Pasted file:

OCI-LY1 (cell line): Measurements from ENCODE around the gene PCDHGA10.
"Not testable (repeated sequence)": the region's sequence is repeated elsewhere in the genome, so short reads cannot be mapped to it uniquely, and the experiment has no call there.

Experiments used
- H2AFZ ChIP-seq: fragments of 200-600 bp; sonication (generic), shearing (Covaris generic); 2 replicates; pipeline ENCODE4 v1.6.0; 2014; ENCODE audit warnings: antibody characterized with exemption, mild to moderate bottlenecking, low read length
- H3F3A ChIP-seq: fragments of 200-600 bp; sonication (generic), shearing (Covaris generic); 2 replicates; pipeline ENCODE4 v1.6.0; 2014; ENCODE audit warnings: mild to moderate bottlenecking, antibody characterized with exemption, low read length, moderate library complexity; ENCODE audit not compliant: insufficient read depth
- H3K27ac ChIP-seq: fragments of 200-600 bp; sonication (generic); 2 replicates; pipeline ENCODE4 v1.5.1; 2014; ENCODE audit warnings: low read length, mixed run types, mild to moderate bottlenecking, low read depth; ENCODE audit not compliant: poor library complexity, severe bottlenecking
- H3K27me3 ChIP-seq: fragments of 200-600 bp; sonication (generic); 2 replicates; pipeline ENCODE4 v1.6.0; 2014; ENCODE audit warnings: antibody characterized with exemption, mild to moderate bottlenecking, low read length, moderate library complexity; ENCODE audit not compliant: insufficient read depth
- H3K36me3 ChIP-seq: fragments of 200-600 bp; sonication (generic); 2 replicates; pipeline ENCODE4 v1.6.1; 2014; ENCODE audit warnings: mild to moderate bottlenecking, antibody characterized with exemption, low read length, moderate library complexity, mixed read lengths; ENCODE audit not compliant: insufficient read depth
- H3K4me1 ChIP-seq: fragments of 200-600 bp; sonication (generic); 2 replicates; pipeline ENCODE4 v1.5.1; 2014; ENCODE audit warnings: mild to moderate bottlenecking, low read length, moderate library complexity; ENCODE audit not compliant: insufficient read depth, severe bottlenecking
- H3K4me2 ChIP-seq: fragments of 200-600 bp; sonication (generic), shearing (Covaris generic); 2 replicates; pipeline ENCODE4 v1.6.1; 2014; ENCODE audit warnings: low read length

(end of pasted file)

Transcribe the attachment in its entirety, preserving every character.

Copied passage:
OCI-LY1 (cell line): Measurements from ENCODE around the gene PCDHGA10.
"Not testable (repeated sequence)": the region's sequence is repeated elsewhere in the genome, so short reads cannot be mapped to it uniquely, and the experiment has no call there.

Experiments used
- H2AFZ ChIP-seq: fragments of 200-600 bp; sonication (generic), shearing (Covaris generic); 2 replicates; pipeline ENCODE4 v1.6.0; 2014; ENCODE audit warnings: antibody characterized with exemption, mild to moderate bottlenecking, low read length
- H3F3A ChIP-seq: fragments of 200-600 bp; sonication (generic), shearing (Covaris generic); 2 replicates; pipeline ENCODE4 v1.6.0; 2014; ENCODE audit warnings: mild to moderate bottlenecking, antibody characterized with exemption, low read length, moderate library complexity; ENCODE audit not compliant: insufficient read depth
- H3K27ac ChIP-seq: fragments of 200-600 bp; sonication (generic); 2 replicates; pipeline ENCODE4 v1.5.1; 2014; ENCODE audit warnings: low read length, mixed run types, mild to moderate bottlenecking, low read depth; ENCODE audit not compliant: poor library complexity, severe bottlenecking
- H3K27me3 ChIP-seq: fragments of 200-600 bp; sonication (generic); 2 replicates; pipeline ENCODE4 v1.6.0; 2014; ENCODE audit warnings: antibody characterized with exemption, mild to moderate bottlenecking, low read length, moderate library complexity; ENCODE audit not compliant: insufficient read depth
- H3K36me3 ChIP-seq: fragments of 200-600 bp; sonication (generic); 2 replicates; pipeline ENCODE4 v1.6.1; 2014; ENCODE audit warnings: mild to moderate bottlenecking, antibody characterized with exemption, low read length, moderate library complexity, mixed read lengths; ENCODE audit not compliant: insufficient read depth
- H3K4me1 ChIP-seq: fragments of 200-600 bp; sonication (generic); 2 replicates; pipeline ENCODE4 v1.5.1; 2014; ENCODE audit warnings: mild to moderate bottlenecking, low read length, moderate library complexity; ENCODE audit not compliant: insufficient read depth, severe bottlenecking
- H3K4me2 ChIP-seq: fragments of 200-600 bp; sonication (generic), shearing (Covaris generic); 2 replicates; pipeline ENCODE4 v1.6.1; 2014; ENCODE audit warnings: low read length